Preview 2014: Hotels
Granted, the year ahead could hold unavoidable risks. Speaking at the STR Data Conference in Nashville in September, PKF Hospitality President Mark Woodworth ticked off a number of factors that could end the positive momentum in both room and occupancy rates for the U.S. lodging industry: a demand shock, a jump in energy prices, another housing bubble and overbuilding hotels.
Fortunately, he didn’t think any of those bombs were likely to fall.
“We think there are really no threats historically to what’s caused the end to the good times,” Woodworth said.
Indeed, despite a still-tepid U.S. economy, budget sequestration, a partial government shutdown and attempts by some members of Congress to curtail government travel, revenue per available room (RevPAR) continued to advance steadily.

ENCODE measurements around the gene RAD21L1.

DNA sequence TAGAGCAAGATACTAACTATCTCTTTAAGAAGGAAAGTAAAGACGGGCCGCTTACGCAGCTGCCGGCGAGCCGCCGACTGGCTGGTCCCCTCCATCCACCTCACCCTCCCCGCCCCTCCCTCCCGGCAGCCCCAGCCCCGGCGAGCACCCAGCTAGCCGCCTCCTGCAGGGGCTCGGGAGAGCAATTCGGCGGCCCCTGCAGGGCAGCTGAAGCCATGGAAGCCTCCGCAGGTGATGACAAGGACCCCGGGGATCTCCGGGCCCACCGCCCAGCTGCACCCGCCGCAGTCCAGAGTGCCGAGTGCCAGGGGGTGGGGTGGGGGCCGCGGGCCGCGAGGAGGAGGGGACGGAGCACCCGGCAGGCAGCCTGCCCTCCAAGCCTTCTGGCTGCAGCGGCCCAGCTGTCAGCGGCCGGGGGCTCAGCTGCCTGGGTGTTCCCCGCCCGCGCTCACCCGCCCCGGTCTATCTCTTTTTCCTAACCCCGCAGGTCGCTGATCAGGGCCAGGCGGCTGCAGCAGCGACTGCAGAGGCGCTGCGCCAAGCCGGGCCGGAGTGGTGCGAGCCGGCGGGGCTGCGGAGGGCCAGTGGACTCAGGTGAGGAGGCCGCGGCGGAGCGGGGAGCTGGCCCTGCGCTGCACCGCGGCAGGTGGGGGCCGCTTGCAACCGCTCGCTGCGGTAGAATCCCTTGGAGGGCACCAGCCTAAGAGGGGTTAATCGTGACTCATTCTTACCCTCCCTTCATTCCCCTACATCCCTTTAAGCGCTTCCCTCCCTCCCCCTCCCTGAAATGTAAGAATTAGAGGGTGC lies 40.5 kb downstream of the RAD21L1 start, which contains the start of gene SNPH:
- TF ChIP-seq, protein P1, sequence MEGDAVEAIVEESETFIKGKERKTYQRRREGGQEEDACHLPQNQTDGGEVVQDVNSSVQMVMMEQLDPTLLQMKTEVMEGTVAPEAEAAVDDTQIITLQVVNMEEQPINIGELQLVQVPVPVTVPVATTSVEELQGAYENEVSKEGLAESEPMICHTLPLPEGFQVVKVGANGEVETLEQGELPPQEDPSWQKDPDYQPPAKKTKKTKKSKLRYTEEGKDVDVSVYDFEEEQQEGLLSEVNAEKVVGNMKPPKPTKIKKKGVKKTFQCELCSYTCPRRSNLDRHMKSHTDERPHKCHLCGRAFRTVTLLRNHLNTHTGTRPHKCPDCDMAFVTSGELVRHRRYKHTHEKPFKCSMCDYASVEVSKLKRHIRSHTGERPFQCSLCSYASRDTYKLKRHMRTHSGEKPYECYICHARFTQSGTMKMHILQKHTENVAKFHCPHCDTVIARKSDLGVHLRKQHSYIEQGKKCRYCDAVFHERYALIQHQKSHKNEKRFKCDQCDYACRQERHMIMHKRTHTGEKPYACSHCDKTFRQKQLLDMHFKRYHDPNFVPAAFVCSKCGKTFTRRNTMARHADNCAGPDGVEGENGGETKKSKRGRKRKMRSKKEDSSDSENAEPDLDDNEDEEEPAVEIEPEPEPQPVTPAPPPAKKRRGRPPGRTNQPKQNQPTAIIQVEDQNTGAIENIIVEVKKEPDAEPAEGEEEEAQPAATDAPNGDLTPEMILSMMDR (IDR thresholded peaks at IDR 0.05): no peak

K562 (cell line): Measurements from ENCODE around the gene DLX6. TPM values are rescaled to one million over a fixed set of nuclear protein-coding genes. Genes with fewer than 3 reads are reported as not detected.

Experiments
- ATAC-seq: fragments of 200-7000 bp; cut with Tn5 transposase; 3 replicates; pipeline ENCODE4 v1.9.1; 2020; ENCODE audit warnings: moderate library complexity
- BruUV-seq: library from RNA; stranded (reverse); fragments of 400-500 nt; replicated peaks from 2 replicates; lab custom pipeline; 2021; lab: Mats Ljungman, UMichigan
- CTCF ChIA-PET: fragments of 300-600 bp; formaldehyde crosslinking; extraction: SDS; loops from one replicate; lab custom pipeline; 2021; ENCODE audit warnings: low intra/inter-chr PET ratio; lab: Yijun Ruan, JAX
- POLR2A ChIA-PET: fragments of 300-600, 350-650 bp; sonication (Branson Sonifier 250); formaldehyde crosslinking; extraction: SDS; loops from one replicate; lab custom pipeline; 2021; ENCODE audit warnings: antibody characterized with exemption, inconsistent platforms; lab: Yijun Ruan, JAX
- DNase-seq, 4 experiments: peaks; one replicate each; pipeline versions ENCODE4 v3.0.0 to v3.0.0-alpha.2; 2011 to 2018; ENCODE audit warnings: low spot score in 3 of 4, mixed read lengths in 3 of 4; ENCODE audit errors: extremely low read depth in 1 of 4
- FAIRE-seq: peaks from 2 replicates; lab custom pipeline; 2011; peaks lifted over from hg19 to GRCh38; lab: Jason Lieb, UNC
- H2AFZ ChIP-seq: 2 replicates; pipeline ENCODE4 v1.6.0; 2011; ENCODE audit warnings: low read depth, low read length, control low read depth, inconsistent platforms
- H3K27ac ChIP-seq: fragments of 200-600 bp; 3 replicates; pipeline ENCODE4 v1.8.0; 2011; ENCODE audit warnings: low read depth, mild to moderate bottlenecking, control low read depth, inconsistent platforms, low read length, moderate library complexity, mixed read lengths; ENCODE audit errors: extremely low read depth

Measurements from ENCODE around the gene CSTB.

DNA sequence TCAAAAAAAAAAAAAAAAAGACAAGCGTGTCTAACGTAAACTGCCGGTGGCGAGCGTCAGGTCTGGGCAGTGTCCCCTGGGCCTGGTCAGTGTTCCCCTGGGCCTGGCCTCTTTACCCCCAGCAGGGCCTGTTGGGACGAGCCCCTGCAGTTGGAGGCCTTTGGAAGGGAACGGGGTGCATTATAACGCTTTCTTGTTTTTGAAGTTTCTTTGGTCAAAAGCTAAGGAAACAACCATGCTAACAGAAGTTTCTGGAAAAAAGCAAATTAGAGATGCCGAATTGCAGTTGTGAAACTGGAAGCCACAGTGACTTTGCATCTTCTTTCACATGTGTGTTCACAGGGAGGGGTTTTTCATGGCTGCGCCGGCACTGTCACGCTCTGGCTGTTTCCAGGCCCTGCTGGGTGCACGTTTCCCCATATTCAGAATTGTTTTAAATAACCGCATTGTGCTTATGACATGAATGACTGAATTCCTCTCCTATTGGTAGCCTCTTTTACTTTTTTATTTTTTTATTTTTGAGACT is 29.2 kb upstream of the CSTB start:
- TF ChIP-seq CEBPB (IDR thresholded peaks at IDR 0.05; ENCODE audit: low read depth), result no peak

That kind of growth in the face of such major headwinds left analysts little reason to restrain their predictions.
For example, PricewaterhouseCoopers (PwC) called for 2014 RevPAR growth of 5.9%. While that was down from PwC’s previous forecast of 6.2%, it also represented slight acceleration from the 5.6% growth rate forecast for this year. PwC pegged 2014 occupancy at 62.9%, up from 62.2% this year and the highest since 2006’s 63.2%. PwC also said room rates would advance about 5% next year, to $116.47.
Meanwhile, STR predicted RevPAR growth of 6% in 2014, climbing from 5.7% this year. And while demand growth in recent years has been of the top-heavy variety, led by the luxury sector, 2014 should see the playing field even out, as almost every sector, from luxury to economy, will see RevPAR growth in the 5% to 7% range, both companies say.
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